Will Dispute Solicitors

Will Dispute SolicitorsLosing a loved one can be incredibly distressing, and your distress can be exacerbated if you discover that their will does not provide for you in the way you had hoped. Our expert will dispute solicitors have vast experience advising clients in this situation and give concise, straightforward advice with the appropriate sensitivity. They also regularly advise executors and administrators dealing with claims made against an estate.

Please call us now on 01603 672222 for a no-obligation conversation today or Click Here To Make An Online Enquiry.

When Can A Will Be Disputed?

English law respects our freedom to deal with our estate howsoever we wish. Accordingly, mere disappointment on the part of another in and of itself is insufficient to dispute the validity of a will or challenge its terms. However, there are a few discrete situations in which the law might intervene to alter the provisions of a will. These situations include –

  • Where the validity of a will is in doubt

The law sets out specific criteria that a will needs to meet to be valid. They are –

  • the person making the will was at least 18;
  • the will was made voluntarily;
  • the maker of the will was of sound mind;
  • the will is in writing;
  • the will was signed in the presence of two witnesses;
  • those witnesses signed the will in the presence of its maker.

If the terms of a will come as a shock, you might be concerned that your loved one was coerced into dealing with their assets in a particular way or was suffering from a condition which diminished their capacity. In cases such as these, you may be able to challenge the will on the basis that it does not satisfy the validity criteria because the maker was not acting voluntarily or was of unsound mind. Our expert will dispute solicitors regularly advise clients on the legal merits of such challenges and will guide you through the process of disputing a will.

  • Where the will fails to make ‘reasonable financial provision’ for you

The Inheritance (Provision for Family and Dependents Act) 1975 allows people in specified categories to challenge a will if it does not make ‘reasonable financial provision’ for them. Those categories include a spouse, child (or those akin to a child) and anyone else who depended on the deceased financially.

To succeed in a claim under the Inheritance Act, anyone other than a spouse or civil partner must prove they require financial support from the deceased’s estate to meet their essential maintenance needs. Following a successful Inheritance Act claim, the Court may override the terms of a will and make provision for the financially dependent person.

Strict time limits apply to Inheritance Act claims, and you should seek legal advice from expert will dispute solicitors as soon as possible to avoid inadvertently jeopardising your case.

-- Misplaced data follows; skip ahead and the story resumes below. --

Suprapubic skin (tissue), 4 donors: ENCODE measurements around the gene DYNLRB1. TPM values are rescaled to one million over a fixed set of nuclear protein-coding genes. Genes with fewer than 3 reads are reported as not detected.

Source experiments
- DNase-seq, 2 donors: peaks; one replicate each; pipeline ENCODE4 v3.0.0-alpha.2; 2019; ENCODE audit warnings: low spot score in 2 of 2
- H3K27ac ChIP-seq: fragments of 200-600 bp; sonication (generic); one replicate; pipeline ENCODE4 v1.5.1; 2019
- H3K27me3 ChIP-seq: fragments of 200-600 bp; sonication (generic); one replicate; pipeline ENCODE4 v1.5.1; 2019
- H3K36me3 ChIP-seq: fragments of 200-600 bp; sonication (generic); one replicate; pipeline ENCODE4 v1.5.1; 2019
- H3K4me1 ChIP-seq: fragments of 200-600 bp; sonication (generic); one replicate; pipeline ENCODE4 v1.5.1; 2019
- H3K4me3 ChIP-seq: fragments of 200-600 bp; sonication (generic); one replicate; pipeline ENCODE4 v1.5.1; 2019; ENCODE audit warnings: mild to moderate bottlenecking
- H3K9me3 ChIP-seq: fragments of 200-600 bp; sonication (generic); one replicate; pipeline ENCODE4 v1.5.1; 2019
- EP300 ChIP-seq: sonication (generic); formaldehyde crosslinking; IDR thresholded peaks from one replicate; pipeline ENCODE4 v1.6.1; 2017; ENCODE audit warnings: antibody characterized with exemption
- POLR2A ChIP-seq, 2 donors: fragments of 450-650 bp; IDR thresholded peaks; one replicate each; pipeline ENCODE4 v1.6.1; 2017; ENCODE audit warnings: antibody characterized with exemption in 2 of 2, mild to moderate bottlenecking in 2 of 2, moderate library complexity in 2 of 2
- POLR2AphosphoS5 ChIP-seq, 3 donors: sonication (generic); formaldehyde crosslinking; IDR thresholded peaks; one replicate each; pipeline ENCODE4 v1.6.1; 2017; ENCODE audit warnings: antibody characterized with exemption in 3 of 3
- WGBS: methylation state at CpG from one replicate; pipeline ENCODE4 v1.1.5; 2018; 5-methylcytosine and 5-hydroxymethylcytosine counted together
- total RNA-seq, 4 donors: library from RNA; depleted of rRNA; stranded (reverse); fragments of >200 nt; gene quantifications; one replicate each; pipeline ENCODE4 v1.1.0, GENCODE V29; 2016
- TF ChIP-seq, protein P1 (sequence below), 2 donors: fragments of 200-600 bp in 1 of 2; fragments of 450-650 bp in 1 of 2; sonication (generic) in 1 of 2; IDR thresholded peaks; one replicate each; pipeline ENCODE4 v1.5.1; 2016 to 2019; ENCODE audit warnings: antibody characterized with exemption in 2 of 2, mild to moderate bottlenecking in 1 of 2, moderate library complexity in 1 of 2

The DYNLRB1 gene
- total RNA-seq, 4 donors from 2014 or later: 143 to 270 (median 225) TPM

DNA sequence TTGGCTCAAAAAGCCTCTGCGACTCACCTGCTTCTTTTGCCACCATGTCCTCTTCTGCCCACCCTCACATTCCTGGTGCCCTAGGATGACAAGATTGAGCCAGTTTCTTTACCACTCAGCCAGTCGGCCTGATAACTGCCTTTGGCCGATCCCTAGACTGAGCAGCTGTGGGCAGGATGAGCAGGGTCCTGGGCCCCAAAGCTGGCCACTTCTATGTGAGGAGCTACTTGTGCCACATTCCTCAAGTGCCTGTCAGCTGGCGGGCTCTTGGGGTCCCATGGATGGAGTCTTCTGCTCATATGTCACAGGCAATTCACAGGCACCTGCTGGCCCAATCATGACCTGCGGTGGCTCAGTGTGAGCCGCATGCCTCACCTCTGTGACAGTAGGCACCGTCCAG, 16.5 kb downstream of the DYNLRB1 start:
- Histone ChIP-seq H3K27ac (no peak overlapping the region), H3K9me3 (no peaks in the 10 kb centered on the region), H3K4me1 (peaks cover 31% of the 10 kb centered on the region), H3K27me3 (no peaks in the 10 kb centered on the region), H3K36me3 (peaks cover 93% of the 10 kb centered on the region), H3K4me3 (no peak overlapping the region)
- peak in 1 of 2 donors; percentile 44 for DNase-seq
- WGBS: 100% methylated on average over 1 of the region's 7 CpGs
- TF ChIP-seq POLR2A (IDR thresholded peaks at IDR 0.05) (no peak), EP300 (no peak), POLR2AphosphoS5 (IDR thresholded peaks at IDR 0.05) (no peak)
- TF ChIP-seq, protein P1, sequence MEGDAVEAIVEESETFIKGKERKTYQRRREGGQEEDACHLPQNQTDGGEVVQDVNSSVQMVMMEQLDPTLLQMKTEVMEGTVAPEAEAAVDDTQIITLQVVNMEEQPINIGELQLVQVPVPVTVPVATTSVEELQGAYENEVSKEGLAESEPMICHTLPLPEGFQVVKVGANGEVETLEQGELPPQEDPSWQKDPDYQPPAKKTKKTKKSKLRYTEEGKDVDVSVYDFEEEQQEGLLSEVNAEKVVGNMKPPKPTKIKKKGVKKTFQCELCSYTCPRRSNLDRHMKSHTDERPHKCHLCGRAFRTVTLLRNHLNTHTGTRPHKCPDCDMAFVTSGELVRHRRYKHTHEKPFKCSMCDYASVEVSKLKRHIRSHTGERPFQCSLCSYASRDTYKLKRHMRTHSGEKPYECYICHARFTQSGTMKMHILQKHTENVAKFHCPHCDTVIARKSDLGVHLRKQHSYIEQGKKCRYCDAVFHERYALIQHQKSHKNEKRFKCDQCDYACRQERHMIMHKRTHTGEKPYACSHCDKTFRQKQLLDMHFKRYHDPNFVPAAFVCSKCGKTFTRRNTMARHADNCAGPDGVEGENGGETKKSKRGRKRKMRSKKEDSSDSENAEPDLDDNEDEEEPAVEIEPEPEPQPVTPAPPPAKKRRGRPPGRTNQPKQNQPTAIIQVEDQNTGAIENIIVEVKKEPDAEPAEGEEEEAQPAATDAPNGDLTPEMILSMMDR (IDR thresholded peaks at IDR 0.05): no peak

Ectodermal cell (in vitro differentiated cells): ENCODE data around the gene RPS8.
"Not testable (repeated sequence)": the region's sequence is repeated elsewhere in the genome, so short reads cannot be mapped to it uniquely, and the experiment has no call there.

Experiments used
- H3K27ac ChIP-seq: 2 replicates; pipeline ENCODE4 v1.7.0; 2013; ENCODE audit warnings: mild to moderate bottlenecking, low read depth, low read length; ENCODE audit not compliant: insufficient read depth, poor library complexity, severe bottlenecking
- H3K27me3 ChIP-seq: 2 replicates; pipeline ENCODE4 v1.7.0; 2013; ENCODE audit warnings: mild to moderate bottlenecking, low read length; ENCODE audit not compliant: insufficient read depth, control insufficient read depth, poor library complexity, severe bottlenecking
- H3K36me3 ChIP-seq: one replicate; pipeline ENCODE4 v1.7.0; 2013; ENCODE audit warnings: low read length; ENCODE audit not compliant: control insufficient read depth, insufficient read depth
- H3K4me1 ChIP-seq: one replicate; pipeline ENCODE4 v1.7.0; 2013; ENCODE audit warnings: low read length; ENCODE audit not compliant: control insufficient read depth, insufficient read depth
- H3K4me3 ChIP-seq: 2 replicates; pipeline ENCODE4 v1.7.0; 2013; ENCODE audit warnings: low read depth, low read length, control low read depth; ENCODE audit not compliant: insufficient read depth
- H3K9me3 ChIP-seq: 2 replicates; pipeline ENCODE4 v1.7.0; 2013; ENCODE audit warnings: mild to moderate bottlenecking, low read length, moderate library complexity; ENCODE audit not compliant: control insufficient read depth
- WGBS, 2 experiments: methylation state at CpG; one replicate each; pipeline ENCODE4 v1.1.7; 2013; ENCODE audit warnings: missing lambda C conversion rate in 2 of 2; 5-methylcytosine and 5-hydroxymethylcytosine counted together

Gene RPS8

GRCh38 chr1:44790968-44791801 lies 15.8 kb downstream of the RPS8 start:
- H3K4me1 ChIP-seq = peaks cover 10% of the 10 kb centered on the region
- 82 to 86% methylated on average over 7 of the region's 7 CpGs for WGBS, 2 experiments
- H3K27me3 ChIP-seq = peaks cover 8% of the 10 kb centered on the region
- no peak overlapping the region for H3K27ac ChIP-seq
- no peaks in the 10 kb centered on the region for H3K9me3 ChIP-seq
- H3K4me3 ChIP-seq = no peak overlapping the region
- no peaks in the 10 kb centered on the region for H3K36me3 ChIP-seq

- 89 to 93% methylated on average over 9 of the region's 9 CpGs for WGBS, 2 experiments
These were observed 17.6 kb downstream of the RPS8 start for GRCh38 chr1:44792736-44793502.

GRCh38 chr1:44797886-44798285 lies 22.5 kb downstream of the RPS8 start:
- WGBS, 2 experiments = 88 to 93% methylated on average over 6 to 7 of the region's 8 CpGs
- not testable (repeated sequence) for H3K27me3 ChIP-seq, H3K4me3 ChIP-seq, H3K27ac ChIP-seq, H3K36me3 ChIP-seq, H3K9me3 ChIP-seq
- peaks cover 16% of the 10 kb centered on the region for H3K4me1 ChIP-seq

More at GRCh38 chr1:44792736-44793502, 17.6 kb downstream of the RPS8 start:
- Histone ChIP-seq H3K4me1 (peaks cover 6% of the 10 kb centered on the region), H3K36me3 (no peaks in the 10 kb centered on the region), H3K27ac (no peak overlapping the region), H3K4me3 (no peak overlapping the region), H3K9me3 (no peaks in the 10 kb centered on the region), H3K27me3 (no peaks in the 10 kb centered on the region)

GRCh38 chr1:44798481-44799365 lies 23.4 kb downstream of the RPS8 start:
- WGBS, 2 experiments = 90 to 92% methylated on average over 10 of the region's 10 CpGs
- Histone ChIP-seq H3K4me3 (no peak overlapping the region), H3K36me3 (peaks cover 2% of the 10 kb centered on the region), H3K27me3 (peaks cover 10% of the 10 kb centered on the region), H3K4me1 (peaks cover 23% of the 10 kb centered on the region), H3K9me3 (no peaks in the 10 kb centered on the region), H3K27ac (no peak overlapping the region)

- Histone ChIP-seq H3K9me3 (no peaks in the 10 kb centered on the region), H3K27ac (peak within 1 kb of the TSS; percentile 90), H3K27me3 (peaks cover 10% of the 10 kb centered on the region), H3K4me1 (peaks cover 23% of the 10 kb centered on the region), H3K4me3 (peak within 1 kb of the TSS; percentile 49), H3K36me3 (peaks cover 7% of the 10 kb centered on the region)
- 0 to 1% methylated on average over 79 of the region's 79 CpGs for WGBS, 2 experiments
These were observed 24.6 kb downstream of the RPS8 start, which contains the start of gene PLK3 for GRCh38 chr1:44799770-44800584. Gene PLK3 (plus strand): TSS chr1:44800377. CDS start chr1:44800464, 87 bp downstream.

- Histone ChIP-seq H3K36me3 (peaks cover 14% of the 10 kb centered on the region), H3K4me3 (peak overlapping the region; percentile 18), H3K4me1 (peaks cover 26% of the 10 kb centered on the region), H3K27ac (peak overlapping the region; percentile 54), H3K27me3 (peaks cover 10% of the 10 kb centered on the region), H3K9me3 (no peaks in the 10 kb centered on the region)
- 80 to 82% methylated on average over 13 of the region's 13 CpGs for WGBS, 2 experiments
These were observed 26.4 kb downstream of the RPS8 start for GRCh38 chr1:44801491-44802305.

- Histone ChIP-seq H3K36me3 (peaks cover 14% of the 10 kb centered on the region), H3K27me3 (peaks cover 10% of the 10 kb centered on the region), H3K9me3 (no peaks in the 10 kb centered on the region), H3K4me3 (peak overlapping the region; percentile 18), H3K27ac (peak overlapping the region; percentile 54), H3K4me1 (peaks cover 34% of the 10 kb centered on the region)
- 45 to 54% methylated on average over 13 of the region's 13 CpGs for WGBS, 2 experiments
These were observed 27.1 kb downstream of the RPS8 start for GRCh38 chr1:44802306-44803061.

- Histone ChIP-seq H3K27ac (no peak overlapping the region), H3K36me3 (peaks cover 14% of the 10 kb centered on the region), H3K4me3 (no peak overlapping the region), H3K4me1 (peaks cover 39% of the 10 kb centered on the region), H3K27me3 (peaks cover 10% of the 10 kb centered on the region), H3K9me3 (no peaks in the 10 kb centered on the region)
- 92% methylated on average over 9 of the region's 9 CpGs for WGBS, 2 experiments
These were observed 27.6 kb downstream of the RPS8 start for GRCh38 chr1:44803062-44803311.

• Where the deceased fails to keep a promise made during their lifetime

If the deceased promised to leave a specific asset to you in their will but failed to do so, you may be able to bring a claim against the estate under the legal principle known as ‘proprietary estoppel’.

The purpose of proprietary estoppel is to remedy an unfair situation. To succeed in a proprietary estoppel claim, you will need to prove that the deceased made a binding promise to you, that you relied on that promise to your detriment, and that it would be unfair to allow the deceased to go back on their word.

An example of a case in which proprietary estoppel may be invoked is where you worked for the deceased for little or no pay, on the basis that they had promised you a share of the business on their death.

The remedies available in a successful proprietary estoppel claim are broad and depend on the circumstances of the case. The Court may order that you be given financial compensation from the estate, or that the asset promised to you be transferred.

Other situations that our will dispute solicitors regularly advise on include claims relating to the alleged mismanagement of an estate by the executors or administrators, professional negligence claims against those who prepared the will and succession disputes regarding who should take control of the deceased’s business or estate.

What Should I Consider When Looking For Will Dispute Solicitors Near Me?

If you are searching for ‘will disputes solicitors near me’, it is safe to assume that you are in the unhappy position of wanting to contest a will. You are not alone. Will disputes are on the rise for various reasons, including the prevalence of do-it-yourself wills, increased wealth, and the make-up of modern families. Our team of expert will dispute solicitors are praised by clients for being ‘friendly, knowledgeable and efficient’ and ‘going the extra mile’. Their wealth of experience in dealing with will disputes enables them to identify practical as well as legal solutions, and they will strive to achieve a favourable outcome for you in the least acrimonious way. If your matter requires legal intervention, they will guide and support you through the process, ensuring you understand each stage and answering any queries you may have swiftly and comprehensively.

How Much Do Will Dispute Solicitors Near Me Cost?

Every will dispute is different, and the costs involved will depend on the nature and complexity of the issues, and whether the Court’s involvement is necessary. We understand that legal fees can cause additional worry at a stressful time, and our policy is to always provide the best possible legal advice in the most cost-effective way. There are several ways in which the costs of your matter may be covered, including monthly billing, third-party funding and monthly billing. Our will dispute solicitors will discuss all of the funding options available to you during your initial meeting.

Please call us now on 01603 672222 for a no-obligation conversation today or Click Here To Make An Online Enquiry.